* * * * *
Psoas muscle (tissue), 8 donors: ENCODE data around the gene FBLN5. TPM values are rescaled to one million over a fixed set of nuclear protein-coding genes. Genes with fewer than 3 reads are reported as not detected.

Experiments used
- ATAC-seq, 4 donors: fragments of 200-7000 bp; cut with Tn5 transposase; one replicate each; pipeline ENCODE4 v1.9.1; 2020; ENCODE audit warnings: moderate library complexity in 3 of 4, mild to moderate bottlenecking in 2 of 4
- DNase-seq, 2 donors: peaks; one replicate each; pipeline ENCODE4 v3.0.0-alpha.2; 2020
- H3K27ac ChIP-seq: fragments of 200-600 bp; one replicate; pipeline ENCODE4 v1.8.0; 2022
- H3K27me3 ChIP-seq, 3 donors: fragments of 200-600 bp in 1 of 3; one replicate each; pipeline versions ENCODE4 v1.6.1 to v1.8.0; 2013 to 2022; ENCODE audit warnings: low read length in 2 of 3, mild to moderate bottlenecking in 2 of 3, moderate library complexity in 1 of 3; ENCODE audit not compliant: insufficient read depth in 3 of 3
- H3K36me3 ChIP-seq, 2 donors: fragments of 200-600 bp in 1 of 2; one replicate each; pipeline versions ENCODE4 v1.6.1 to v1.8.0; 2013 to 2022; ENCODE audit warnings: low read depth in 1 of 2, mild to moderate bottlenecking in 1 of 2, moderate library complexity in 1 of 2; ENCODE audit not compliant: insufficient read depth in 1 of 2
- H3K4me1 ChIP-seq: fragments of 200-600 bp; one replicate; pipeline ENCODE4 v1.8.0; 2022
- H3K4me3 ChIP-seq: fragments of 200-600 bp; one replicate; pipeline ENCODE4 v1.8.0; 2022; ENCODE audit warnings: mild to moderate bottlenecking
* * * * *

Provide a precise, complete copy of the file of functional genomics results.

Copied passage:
Psoas muscle (tissue), 8 donors: ENCODE data around the gene FBLN5. TPM values are rescaled to one million over a fixed set of nuclear protein-coding genes. Genes with fewer than 3 reads are reported as not detected.

Experiments used
- ATAC-seq, 4 donors: fragments of 200-7000 bp; cut with Tn5 transposase; one replicate each; pipeline ENCODE4 v1.9.1; 2020; ENCODE audit warnings: moderate library complexity in 3 of 4, mild to moderate bottlenecking in 2 of 4
- DNase-seq, 2 donors: peaks; one replicate each; pipeline ENCODE4 v3.0.0-alpha.2; 2020
- H3K27ac ChIP-seq: fragments of 200-600 bp; one replicate; pipeline ENCODE4 v1.8.0; 2022
- H3K27me3 ChIP-seq, 3 donors: fragments of 200-600 bp in 1 of 3; one replicate each; pipeline versions ENCODE4 v1.6.1 to v1.8.0; 2013 to 2022; ENCODE audit warnings: low read length in 2 of 3, mild to moderate bottlenecking in 2 of 3, moderate library complexity in 1 of 3; ENCODE audit not compliant: insufficient read depth in 3 of 3
- H3K36me3 ChIP-seq, 2 donors: fragments of 200-600 bp in 1 of 2; one replicate each; pipeline versions ENCODE4 v1.6.1 to v1.8.0; 2013 to 2022; ENCODE audit warnings: low read depth in 1 of 2, mild to moderate bottlenecking in 1 of 2, moderate library complexity in 1 of 2; ENCODE audit not compliant: insufficient read depth in 1 of 2
- H3K4me1 ChIP-seq: fragments of 200-600 bp; one replicate; pipeline ENCODE4 v1.8.0; 2022
- H3K4me3 ChIP-seq: fragments of 200-600 bp; one replicate; pipeline ENCODE4 v1.8.0; 2022; ENCODE audit warnings: mild to moderate bottlenecking